The city plan will connect 35,000 households to the internet.


The new school year is beginning, or has already begun, in many places in the US. The city of Philadelphia, Pennsylvania is opening 100 percent remotely this fall. This presents challenges but also great opportunities.

Remote learning only works if all students are reliably connected to the internet. But there is a great digital divide between people who have access and those who don’t. Now the city has prioritized bridging the gap.

Philadelphia launched an initiative – PHLConnectED – to provide free internet access to 35,000 low-income families that do not currently have connections according to The Philadelphia Inquirer. The plan that carries a $17 million price tag will be paid for with a mix of funding from philanthropic organizations, businesses, schools, and from the local CARES Act funding.

The households of the k-12 students will receive high-speed internet from Comcast’s Internet Essentials program or high-speed mobile hotspots according to a press release from the city. This initiative will provide two years of service without any installation fees or out-of-pocket payments whatsoever.

Of course, students will also need a device like a laptop or tablet too. The Philadelphia school district just provided 128,000 internet ready devices to students who needed them and the school district will work with families to ensure that they have the skills and training to use them.

The city said that the program prioritizes families with the greatest needs and will focus on connecting families that have no access or only mobile phone access, as well as those who are homeless. Eligible families were determined by data provided by the school district, the charter schools office, and internet providers.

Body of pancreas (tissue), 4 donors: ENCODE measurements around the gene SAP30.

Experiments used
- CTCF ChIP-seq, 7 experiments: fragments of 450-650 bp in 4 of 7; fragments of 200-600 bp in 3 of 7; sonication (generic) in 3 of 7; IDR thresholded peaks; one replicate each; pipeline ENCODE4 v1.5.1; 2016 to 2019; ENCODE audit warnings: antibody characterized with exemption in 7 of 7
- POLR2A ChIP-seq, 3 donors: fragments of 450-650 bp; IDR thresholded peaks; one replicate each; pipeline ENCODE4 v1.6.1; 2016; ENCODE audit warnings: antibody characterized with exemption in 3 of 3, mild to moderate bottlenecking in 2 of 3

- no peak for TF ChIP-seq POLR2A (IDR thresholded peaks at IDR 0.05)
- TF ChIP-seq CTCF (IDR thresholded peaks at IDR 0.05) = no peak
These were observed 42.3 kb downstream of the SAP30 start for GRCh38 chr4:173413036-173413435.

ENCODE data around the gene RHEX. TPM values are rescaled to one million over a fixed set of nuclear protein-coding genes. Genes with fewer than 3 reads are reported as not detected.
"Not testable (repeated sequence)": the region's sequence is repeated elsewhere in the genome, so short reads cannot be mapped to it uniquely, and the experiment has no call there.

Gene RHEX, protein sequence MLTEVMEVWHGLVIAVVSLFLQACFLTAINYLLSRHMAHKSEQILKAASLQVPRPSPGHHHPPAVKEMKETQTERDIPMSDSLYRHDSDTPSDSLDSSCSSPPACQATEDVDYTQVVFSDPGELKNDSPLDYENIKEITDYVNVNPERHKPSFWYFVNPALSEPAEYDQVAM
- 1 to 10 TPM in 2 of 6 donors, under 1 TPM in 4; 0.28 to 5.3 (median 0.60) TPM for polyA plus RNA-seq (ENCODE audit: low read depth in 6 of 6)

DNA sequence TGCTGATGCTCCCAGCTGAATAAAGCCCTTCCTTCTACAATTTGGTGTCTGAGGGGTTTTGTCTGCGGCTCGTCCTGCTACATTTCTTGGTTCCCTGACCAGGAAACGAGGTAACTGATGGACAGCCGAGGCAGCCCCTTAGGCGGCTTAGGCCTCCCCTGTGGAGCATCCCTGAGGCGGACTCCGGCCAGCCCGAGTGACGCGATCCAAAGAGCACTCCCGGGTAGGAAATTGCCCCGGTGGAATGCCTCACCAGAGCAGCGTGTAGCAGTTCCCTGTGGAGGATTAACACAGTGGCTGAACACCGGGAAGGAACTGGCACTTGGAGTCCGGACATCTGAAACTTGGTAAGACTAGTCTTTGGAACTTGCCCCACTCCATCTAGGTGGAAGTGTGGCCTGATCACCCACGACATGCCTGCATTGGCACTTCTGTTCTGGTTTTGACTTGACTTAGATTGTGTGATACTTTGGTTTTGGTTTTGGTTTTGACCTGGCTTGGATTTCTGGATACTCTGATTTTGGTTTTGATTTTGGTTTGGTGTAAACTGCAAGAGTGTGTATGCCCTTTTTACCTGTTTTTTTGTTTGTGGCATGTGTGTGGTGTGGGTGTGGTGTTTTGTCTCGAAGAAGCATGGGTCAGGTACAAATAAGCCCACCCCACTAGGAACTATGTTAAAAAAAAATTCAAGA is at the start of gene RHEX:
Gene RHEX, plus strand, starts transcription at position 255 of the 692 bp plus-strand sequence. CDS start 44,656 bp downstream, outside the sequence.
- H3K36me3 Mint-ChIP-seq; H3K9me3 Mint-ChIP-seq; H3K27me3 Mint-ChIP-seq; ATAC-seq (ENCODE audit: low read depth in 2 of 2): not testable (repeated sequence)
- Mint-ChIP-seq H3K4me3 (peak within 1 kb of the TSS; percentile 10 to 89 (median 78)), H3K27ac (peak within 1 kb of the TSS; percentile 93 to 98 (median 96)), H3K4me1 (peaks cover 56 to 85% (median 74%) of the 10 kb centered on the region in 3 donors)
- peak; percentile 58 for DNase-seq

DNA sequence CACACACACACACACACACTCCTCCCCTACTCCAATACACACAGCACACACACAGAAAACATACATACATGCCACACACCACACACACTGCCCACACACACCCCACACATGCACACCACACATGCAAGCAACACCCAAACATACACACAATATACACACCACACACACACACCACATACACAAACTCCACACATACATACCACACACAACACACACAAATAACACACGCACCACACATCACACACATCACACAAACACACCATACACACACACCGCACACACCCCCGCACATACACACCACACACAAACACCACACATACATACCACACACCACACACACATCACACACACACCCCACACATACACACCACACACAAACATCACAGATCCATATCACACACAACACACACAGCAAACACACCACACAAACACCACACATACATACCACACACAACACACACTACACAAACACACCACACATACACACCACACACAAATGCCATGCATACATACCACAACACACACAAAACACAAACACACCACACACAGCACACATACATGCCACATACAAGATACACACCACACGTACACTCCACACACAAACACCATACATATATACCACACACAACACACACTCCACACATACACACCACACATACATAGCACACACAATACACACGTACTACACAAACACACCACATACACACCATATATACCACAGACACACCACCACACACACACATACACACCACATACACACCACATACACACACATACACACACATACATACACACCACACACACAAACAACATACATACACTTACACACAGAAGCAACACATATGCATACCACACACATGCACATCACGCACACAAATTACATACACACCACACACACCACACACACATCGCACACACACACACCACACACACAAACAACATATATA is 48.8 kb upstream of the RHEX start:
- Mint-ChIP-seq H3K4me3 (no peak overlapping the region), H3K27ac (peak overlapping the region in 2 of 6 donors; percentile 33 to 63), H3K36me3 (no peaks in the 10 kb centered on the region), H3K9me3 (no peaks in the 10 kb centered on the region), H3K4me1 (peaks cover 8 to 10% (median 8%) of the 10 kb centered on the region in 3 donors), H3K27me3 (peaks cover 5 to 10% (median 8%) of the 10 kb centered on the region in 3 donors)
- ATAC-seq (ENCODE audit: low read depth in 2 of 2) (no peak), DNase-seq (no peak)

The city stressed that digital planning was going to be a big part of its future when it released a technology plan in October 2019, according to StateScoop. But who knew how quickly it would have to be implemented? When schools went remote due to the pandemic, the inequality between students who had access to the internet and computers or tablets and those who didn’t became very clear.

That’s when they started planning for the next school year. “We want to pull from our existing toolkit,” Philadelphia’s Smart City director Emily Yates told StateScoop. “Going forward with what we know and elaborating on that probably has more of a valid response to the situation that we’re in, versus trying something we’re completely unsure of.”

PHLConnectED is just the first step in a three-phase digital equality program for the city. The plan calls for reimagining public technology access services so that all Philadelphia residents can take advantage of digital services like telehealth, applying for public benefits, applying for jobs, and more. Bridging the digital divide will benefit all of the city by improving the quality of life for its inhabitants.


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